Classroom Activity
Mardi Gras!
Art and music activities invite children to explore the wonder and excitement of Mardi Gras.

AGES 4–5


  • paper plates
  • rt materials (paint, feathers, and so on)
  • glue
  • craft sticks or elastic thread
  • yarn
  • recorded music (jazz, zydeco, and so on)
  • ingredients to make gumbo

Objective: Children will engage in a variety of activities to learn about the Mardi Gras (MAR-dee-grah) festival celebrated annually in New Orleans, Louisiana.

In Advance: Show children a map of the United States, pointing out the city of New Orleans, Louisiana. Tell children about the special carnival that is celebrated each year in New Orleans called Mardi Gras, which means "Fat Tuesday." (Mardi Gras season begins January 6th and ends the day before Ash Wednesday.) People wear costumes and beads and celebrate with a big parade, special parties, and even a ball.

Remember: Some children may already be accustomed to carnival traditions if they have family from Trinidad, Brazil, Italy or New Orleans. Encourage these children to share their knowledge of carnival celebrations.


Mardi Gras Masks

Explain to children that Mardi Gras masks are very fancy. Cut paper plates in half. Measure the eye area on each child's mask and cut out eyeholes. Give children brightly colored paints to paint their masks. After the paint has dried, children can decorate their masks with feathers, sequins, and decorative fabric trimming. Glue a craft stick to one side of the mask or attach elastic thread to each side of the mask.

Carnival Beads

It is a tradition to wear colorful beads during Mardi Gras. Children can make carnival beads from salt clay or self-drying pottery clay. Provide children with a small amount of clay. Invite all of the children to roll small pieces of clay into different shapes. Then provide children with straws, toothpicks, and pencils to use for making the holes in their beads. Place the finished beads on a tray to dry. Children can use tempera paint to decorate their beads. Give children yarn to string their beads.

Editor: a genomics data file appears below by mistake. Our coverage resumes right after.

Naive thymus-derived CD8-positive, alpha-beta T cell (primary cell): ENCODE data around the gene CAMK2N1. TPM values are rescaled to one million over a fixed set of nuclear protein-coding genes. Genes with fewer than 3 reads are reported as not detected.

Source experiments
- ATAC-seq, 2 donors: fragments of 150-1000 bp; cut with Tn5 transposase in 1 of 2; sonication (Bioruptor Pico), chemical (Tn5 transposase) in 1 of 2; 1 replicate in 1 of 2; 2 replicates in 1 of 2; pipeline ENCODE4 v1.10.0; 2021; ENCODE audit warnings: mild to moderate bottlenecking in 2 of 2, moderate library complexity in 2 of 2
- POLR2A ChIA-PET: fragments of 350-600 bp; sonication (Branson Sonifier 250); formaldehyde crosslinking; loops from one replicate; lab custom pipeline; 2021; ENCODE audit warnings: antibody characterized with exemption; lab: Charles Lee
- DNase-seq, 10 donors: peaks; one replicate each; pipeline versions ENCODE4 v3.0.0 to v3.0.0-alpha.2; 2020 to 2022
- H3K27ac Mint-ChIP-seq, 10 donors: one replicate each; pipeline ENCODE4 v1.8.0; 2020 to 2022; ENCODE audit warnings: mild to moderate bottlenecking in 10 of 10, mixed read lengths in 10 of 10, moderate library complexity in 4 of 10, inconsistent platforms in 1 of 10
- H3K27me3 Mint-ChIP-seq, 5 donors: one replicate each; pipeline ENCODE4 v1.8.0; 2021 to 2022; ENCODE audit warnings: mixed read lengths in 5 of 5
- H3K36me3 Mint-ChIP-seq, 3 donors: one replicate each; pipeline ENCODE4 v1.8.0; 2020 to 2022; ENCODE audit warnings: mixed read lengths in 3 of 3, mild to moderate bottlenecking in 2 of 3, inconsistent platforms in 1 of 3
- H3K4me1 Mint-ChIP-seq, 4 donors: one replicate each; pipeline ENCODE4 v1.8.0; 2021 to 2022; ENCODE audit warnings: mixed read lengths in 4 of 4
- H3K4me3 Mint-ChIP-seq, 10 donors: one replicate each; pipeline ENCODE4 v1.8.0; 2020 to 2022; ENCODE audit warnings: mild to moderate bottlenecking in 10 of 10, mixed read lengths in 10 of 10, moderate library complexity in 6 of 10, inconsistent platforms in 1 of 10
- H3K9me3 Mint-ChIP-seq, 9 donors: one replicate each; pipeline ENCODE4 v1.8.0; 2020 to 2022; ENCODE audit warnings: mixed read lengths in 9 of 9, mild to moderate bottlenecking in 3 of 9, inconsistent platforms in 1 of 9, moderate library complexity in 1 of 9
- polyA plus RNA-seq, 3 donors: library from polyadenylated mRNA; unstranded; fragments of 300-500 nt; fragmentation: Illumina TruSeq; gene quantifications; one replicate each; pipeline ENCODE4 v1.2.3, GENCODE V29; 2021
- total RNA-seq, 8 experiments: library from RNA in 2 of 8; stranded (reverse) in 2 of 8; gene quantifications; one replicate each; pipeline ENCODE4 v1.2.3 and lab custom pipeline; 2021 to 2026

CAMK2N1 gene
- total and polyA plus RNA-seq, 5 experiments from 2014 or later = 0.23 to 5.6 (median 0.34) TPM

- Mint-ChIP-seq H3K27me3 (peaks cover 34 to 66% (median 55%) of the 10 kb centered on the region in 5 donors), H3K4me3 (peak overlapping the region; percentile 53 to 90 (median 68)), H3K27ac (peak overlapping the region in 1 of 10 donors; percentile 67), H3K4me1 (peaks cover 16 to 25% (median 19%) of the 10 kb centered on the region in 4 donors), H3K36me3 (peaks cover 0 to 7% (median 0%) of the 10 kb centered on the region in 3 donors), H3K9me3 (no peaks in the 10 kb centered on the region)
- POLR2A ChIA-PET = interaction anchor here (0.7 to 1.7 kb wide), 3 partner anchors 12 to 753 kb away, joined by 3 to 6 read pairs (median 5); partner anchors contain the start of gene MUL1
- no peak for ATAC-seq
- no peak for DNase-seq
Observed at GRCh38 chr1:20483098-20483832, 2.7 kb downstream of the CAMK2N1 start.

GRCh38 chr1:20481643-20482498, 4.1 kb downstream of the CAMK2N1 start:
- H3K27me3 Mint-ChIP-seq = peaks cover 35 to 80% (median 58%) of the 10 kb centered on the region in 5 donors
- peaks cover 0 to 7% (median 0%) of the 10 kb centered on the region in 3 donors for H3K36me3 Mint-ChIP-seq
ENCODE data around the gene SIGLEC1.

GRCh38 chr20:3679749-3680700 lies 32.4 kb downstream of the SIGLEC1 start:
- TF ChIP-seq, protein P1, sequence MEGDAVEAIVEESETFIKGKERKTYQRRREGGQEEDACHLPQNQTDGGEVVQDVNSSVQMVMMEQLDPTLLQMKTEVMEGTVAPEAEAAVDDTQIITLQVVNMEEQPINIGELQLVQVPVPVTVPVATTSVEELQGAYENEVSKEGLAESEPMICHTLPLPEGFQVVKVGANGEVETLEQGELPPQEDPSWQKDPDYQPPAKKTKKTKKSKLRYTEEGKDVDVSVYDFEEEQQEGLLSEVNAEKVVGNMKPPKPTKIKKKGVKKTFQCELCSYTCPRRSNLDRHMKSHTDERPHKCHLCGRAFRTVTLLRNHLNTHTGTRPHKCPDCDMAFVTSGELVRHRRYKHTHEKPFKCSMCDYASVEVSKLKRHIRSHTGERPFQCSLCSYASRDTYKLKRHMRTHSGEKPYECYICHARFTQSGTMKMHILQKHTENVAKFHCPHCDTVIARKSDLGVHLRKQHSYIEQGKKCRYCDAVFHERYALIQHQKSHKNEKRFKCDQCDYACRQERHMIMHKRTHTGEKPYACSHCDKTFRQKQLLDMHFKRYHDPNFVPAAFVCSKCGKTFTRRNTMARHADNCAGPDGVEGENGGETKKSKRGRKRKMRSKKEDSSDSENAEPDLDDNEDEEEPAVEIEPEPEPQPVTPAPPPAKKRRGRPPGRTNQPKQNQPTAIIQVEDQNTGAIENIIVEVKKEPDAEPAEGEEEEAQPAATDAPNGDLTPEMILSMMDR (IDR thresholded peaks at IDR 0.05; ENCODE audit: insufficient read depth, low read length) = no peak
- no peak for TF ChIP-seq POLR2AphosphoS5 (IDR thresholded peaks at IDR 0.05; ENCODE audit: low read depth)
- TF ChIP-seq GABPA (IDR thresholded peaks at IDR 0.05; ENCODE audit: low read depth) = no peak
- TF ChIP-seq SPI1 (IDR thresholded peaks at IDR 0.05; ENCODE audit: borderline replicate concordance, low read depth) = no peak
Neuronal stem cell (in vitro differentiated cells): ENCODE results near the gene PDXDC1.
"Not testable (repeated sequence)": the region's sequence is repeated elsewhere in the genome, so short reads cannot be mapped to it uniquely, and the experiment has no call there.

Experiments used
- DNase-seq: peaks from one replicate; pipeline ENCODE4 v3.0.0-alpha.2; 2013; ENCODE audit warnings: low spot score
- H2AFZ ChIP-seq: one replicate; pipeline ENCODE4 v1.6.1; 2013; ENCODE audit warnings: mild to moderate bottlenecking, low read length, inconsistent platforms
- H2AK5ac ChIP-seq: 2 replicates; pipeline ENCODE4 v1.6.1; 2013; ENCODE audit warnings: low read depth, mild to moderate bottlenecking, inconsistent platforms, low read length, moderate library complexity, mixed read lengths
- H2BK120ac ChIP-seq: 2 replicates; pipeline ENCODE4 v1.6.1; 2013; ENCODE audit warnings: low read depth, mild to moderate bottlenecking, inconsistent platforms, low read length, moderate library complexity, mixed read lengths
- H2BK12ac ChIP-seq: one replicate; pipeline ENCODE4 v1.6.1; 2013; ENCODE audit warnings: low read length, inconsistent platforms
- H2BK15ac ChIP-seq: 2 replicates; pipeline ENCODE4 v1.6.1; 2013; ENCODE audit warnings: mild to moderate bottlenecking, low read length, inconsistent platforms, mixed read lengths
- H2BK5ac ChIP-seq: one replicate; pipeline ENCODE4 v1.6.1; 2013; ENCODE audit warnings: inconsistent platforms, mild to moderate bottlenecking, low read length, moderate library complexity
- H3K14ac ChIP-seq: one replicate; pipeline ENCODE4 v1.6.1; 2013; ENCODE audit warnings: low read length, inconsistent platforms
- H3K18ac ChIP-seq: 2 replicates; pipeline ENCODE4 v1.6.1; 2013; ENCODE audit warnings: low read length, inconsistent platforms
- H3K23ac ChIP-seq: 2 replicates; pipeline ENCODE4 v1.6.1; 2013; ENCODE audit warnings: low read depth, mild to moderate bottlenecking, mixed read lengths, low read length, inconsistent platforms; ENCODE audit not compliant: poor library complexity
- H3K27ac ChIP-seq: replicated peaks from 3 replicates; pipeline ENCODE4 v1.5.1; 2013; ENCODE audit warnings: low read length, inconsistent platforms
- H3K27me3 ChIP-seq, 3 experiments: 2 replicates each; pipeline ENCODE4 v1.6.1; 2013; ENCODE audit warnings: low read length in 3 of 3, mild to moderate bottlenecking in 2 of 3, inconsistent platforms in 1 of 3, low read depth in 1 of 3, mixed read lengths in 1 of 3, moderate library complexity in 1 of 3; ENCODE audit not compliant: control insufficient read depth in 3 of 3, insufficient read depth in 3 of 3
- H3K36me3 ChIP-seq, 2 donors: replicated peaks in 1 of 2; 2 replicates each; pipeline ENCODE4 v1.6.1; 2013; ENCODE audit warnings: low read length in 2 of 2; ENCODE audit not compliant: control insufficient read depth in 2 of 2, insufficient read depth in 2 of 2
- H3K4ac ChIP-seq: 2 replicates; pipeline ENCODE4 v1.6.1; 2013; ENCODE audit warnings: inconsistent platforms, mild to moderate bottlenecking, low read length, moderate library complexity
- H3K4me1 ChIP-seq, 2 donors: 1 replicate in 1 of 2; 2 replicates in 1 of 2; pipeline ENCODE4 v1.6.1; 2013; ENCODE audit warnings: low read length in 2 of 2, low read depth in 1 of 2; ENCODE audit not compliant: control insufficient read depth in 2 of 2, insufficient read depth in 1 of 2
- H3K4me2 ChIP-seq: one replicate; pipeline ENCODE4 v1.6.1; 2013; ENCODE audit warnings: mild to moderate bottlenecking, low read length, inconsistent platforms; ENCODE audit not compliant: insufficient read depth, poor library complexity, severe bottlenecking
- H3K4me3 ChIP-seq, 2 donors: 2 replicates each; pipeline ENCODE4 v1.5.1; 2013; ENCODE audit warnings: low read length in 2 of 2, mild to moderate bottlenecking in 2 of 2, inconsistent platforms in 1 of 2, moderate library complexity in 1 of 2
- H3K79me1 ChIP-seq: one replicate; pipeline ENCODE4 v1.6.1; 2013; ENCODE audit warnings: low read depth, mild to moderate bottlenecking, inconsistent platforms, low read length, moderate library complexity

Veggie Gumbo!

Cook this traditional Cajun dish to celebrate Mardi Gras.

Ingredients: 8 cups of water, 2 vegetable bullion cubes, 2 tomatoes diced, 1/2 cup corn, 1 stalk of celery diced, 1 carrot diced, 1/2 cup okra, 1 onion diced (optional), 1/2 cup converted rice. (Adults may enjoy adding hot sauce, which is a Louisiana staple.)

Directions: Place all of the ingredients in a large pot, bring to a boil, cover and simmer for about 20 minutes until all of the vegetables are done.

Remember: Never let children near a pot of boiling water.

From Blues to Zydeco!

New Orleans has a rich musical history. Collect recorded music that features the different styles of music made famous in Louisiana like zydeco, jazz, and blues. You may want to include music by Louis Armstrong, Clifton Cheneir, the Neville Brothers, and Dr. John. Children can create dances and drawings or paintings while listening to music.

Curriculum Connection

Family Involvement: Mardi Gras Family Ball.
Invite families to a class Mardi Gras Ball. Children can make invitations and gumbo for the celebration. Set up a table for stringing beads and mask making and invite parents to make Mardi Gras crafts with their children. Play zydeco music and invite everyone to parade around the classroom.

Charlie Parker Played Be Bop by Chris Raschka
(Orchard Books, 1992; $15.95)
Going to New Orleans to Visit Weezie Anna by Mary Beth Pisano
(Quail Ridge Press, 1994; $8.95)
The Jazz of Our Street by Fatima Shaik
(Dial Books for Young Readers, 1998; $15.89)